First ever temperatures over 100 F in Arctic, occurring 80 years early for what is projected if current emissions trends continue

What’s perhaps even more impressive is that this relative warmth has persisted since December, with average temperatures in western Siberia 10 degrees Fahrenheit above normal — doubling the previous departure from average in 2016. The average heat across Russia from January to May is so remarkable that it matches what’s projected to be normal by the year 2100 if current …

Climate Change Tied to Risks for Moms and Kids: Pregnant women exposed to high temps or air pollution are more likely to have children who are premature, underweight or stillborn. African-American mothers and babies are harmed at a much higher rate than the population at large

“Doing nothing about air pollution, which so clearly has a greater impact on Black Americans, is racism in action.” Women exposed to high temperatures or air pollution are more likely to have premature, underweight or stillborn babies, a look at 32 million U.S. births found. The project looked at 57 studies published since 2007 that found a relationship between heat …

Humans have never lived on a planet this hot, and we’re totally unprepared for what’s to come. Can We Survive Extreme Heat?

Since the 1960s, the average number of annual heat waves in 50 major American cities has tripled. They are also becoming more deadly. In 2018, there were 181 heat-related deaths in Arizona’s Maricopa County, nearly three times the number from four years earlier. According to the Centers for Disease Control and Prevention, between 2004 and 2017, about a quarter of …

Can We Survive Extreme Heat? Humans have never lived on a planet this hot, and we’re totally unprepared for what’s to come

Rolling Stone, by Jeff Goodell, May 2020 The real question is not whether superheated cities are sustainable. With enough money and engineering skill, you can sustain life on Mars. The issue is, sustainable for whom? Illustration by Sean McCabe. On a scorching day in downtown Phoenix, when the temperature soars to 115°F or higher, heat becomes a lethal force. Sunshine assaults …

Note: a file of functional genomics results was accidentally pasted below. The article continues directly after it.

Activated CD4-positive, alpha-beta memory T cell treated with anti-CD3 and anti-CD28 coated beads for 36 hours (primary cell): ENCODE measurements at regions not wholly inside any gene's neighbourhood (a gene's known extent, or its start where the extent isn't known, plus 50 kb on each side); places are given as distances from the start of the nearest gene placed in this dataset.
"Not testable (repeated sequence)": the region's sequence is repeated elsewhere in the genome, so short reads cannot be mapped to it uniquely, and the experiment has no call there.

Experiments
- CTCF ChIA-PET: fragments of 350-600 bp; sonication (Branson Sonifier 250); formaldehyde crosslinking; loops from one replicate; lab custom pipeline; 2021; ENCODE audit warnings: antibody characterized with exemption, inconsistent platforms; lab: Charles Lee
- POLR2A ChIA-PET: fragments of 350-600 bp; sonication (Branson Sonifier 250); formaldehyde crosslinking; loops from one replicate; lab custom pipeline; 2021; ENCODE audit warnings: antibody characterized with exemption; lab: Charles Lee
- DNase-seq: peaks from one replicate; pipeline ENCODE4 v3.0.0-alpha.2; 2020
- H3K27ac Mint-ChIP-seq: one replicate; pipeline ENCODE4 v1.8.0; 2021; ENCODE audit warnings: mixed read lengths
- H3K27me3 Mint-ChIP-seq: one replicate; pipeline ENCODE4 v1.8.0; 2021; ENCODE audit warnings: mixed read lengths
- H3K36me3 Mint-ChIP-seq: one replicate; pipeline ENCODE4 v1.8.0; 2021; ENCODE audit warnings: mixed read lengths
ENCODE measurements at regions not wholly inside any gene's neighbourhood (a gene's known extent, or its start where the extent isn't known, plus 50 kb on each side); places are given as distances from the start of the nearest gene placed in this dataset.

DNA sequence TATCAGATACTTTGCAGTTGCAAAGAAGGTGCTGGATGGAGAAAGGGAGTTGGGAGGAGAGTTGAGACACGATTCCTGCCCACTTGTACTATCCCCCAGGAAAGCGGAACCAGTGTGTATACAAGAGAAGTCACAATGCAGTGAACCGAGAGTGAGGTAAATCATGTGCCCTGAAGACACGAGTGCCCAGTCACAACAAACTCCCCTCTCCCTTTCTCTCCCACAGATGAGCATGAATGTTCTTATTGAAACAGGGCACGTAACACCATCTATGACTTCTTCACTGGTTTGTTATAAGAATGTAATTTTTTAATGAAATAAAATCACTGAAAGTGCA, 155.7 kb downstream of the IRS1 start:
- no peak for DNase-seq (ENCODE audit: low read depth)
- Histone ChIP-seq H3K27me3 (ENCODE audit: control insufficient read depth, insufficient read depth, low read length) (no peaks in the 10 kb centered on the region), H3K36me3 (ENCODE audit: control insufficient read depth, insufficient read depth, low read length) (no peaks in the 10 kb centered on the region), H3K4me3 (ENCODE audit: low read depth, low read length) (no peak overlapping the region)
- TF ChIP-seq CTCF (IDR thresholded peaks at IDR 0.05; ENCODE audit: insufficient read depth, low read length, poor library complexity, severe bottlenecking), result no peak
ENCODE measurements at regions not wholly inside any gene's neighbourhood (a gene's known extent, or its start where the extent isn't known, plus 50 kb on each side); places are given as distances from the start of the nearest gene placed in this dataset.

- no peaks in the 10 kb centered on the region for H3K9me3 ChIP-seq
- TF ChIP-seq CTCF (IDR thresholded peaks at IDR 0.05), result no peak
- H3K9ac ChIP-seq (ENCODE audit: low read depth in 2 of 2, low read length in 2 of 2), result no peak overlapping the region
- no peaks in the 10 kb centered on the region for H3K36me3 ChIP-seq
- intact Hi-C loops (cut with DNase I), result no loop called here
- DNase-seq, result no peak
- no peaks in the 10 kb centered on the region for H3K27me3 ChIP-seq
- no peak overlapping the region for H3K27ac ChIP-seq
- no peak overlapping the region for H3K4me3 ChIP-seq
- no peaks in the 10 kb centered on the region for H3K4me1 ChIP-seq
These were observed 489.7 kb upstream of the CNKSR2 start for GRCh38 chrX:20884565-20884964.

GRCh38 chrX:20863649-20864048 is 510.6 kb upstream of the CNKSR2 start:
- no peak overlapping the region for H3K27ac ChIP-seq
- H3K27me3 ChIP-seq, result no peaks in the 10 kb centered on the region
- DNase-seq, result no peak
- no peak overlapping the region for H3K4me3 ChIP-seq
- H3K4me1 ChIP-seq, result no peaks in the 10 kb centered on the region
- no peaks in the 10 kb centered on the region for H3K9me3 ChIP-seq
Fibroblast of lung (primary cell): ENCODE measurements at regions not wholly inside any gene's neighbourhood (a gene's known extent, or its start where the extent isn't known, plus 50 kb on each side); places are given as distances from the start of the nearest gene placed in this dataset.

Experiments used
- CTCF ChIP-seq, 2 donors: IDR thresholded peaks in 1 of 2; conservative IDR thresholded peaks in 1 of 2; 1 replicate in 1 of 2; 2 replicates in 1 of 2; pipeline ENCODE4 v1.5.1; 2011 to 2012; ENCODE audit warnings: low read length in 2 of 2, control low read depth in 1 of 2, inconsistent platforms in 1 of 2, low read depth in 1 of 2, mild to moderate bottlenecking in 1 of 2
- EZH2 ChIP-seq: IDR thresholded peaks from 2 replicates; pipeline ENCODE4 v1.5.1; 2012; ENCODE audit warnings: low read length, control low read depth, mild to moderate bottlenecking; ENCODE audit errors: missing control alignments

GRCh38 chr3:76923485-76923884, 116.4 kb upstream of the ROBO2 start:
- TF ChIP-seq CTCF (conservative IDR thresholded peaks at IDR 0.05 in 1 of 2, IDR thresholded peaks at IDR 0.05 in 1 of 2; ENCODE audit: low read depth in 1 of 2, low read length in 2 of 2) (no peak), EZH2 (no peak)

With current emissions heat stress from extreme heat and humidity will annually affect areas now home to 1.2 billion people by 2100

Heat stress from extreme heat and humidity will annually affect areas now home to 1.2 billion people by 2100, assuming current greenhouse gas emissions, according to a Rutgers study. That’s more than four times the number of people affected today, and more than 12 times the number who would have been affected without industrial era global warming. The research is …

Last summer’s 600 billion tons of ice loss in Greenland raised global sea levels by nearly a 10th of an inch — or 2.2 millimeters — in two months

The Hill, March 2020. Greenland lost 600 billion tons of ice last summer due to an exceptionally warm season, according to a study released Wednesday.  The study was published Wednesday in the journal Geophysical Research Letters.  The data was drawn from satellites designed to measure changes to the earth’s gravitational pull that result from changes in mass, including water.  Last summer’s …

2019 Colorado Hot Issues in Health Conference, Climate Session

Hosted by the nonpartisan Colorado Health Institute, the event has convened the state’s leading thinkers to discuss pressing issues related to health and health care for nearly 20 years. The 2019 Hot Issues in Health Conference will take place on Thursday, December 5, 2019 and Friday, December 6, 2019 at the Hilton Denver Inverness in Englewood, Colorado Moderator: Karam Ahmad, …

Global heating and pollution is already impacting the lungs and health of the world’s children and will shape the future of an entire generation

By Irene Banos Ruiz Pediatricians in New Delhi, India, say children’s lungs are no longer pink, but black. Our warming planet is already impacting the health of the world’s children and will shape the future of an entire generation if we fail to limit global warming to well below 2 degrees Celsius (35.6°F), the 2019 Lancet Countdown Report on health and climate change shows. “Over …

Will LA Metro Be Ready To Take The Heat Of Climate Change? It’s ‘Complicated’

“Extreme heat is the most pervasive risk that Metro faces,” according to agency officials, who’ve outlined several hazards extreme heat could pose to the transit system, Metro employees and riders. As global temperatures rise, Southern Californians will be faced with new realities to complicate our postcard-perfect weather. Summerlong heat waves could become the new normal throughout the region, according to scientists — and the …

As Rising Heat Bakes U.S. Cities, The Poor Often Feel It Most

By MEG ANDERSON & SEAN MCMINN, ShareTweetEmail Baltimore’s Franklin Square neighborhood is hotter than about two-thirds of the neighborhoods in the city. It’s also in one of Baltimore’s poorest areas. IAN MORTON FOR NPR Originally published on September 3, 2019 10:31 am When Shakira Franklin drives from West Baltimore to her job near the city’s Inner Harbor, she can feel the summer heat …